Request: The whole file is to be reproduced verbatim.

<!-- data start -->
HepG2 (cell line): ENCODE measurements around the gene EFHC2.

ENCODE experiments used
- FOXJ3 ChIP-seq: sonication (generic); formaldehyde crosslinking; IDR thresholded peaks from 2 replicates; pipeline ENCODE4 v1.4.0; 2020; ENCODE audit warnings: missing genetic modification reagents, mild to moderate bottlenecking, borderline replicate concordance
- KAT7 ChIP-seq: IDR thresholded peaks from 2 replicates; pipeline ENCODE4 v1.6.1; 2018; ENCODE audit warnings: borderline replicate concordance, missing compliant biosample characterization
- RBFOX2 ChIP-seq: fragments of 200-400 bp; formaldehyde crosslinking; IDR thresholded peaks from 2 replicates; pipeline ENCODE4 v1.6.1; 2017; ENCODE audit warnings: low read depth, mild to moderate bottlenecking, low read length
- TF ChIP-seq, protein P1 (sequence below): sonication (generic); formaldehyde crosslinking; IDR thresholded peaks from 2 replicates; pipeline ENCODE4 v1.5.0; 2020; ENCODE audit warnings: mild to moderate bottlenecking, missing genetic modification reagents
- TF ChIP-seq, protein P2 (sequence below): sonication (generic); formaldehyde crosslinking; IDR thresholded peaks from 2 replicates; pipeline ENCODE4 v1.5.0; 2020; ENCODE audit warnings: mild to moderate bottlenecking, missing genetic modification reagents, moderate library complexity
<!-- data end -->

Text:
HepG2 (cell line): ENCODE measurements around the gene EFHC2.

ENCODE experiments used
- FOXJ3 ChIP-seq: sonication (generic); formaldehyde crosslinking; IDR thresholded peaks from 2 replicates; pipeline ENCODE4 v1.4.0; 2020; ENCODE audit warnings: missing genetic modification reagents, mild to moderate bottlenecking, borderline replicate concordance
- KAT7 ChIP-seq: IDR thresholded peaks from 2 replicates; pipeline ENCODE4 v1.6.1; 2018; ENCODE audit warnings: borderline replicate concordance, missing compliant biosample characterization
- RBFOX2 ChIP-seq: fragments of 200-400 bp; formaldehyde crosslinking; IDR thresholded peaks from 2 replicates; pipeline ENCODE4 v1.6.1; 2017; ENCODE audit warnings: low read depth, mild to moderate bottlenecking, low read length
- TF ChIP-seq, protein P1 (sequence below): sonication (generic); formaldehyde crosslinking; IDR thresholded peaks from 2 replicates; pipeline ENCODE4 v1.5.0; 2020; ENCODE audit warnings: mild to moderate bottlenecking, missing genetic modification reagents
- TF ChIP-seq, protein P2 (sequence below): sonication (generic); formaldehyde crosslinking; IDR thresholded peaks from 2 replicates; pipeline ENCODE4 v1.5.0; 2020; ENCODE audit warnings: mild to moderate bottlenecking, missing genetic modification reagents, moderate library complexity